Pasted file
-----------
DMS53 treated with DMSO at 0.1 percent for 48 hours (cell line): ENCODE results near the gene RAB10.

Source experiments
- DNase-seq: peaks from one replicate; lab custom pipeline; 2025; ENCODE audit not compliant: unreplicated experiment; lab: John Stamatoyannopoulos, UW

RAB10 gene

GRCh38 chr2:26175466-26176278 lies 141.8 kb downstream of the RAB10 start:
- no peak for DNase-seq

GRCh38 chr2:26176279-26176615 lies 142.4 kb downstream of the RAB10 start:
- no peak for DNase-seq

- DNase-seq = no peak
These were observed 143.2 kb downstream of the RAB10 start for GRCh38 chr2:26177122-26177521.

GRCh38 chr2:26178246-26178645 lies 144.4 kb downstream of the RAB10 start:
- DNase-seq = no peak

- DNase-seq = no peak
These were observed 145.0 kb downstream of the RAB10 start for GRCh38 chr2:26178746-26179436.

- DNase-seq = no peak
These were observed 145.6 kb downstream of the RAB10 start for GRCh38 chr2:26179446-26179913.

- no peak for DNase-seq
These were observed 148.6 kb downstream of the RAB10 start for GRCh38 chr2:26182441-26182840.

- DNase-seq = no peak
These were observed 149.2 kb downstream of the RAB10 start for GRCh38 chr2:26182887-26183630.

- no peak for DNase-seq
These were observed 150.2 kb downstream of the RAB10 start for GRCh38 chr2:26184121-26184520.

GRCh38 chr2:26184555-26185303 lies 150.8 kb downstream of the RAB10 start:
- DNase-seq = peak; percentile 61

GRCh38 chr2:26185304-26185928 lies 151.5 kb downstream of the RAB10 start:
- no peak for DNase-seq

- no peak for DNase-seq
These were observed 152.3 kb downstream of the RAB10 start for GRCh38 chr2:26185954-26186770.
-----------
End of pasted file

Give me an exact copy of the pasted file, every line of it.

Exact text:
DMS53 treated with DMSO at 0.1 percent for 48 hours (cell line): ENCODE results near the gene RAB10.

Source experiments
- DNase-seq: peaks from one replicate; lab custom pipeline; 2025; ENCODE audit not compliant: unreplicated experiment; lab: John Stamatoyannopoulos, UW

RAB10 gene

GRCh38 chr2:26175466-26176278 lies 141.8 kb downstream of the RAB10 start:
- no peak for DNase-seq

GRCh38 chr2:26176279-26176615 lies 142.4 kb downstream of the RAB10 start:
- no peak for DNase-seq

- DNase-seq = no peak
These were observed 143.2 kb downstream of the RAB10 start for GRCh38 chr2:26177122-26177521.

GRCh38 chr2:26178246-26178645 lies 144.4 kb downstream of the RAB10 start:
- DNase-seq = no peak

- DNase-seq = no peak
These were observed 145.0 kb downstream of the RAB10 start for GRCh38 chr2:26178746-26179436.

- DNase-seq = no peak
These were observed 145.6 kb downstream of the RAB10 start for GRCh38 chr2:26179446-26179913.

- no peak for DNase-seq
These were observed 148.6 kb downstream of the RAB10 start for GRCh38 chr2:26182441-26182840.

- DNase-seq = no peak
These were observed 149.2 kb downstream of the RAB10 start for GRCh38 chr2:26182887-26183630.

- no peak for DNase-seq
These were observed 150.2 kb downstream of the RAB10 start for GRCh38 chr2:26184121-26184520.

GRCh38 chr2:26184555-26185303 lies 150.8 kb downstream of the RAB10 start:
- DNase-seq = peak; percentile 61

GRCh38 chr2:26185304-26185928 lies 151.5 kb downstream of the RAB10 start:
- no peak for DNase-seq

- no peak for DNase-seq
These were observed 152.3 kb downstream of the RAB10 start for GRCh38 chr2:26185954-26186770.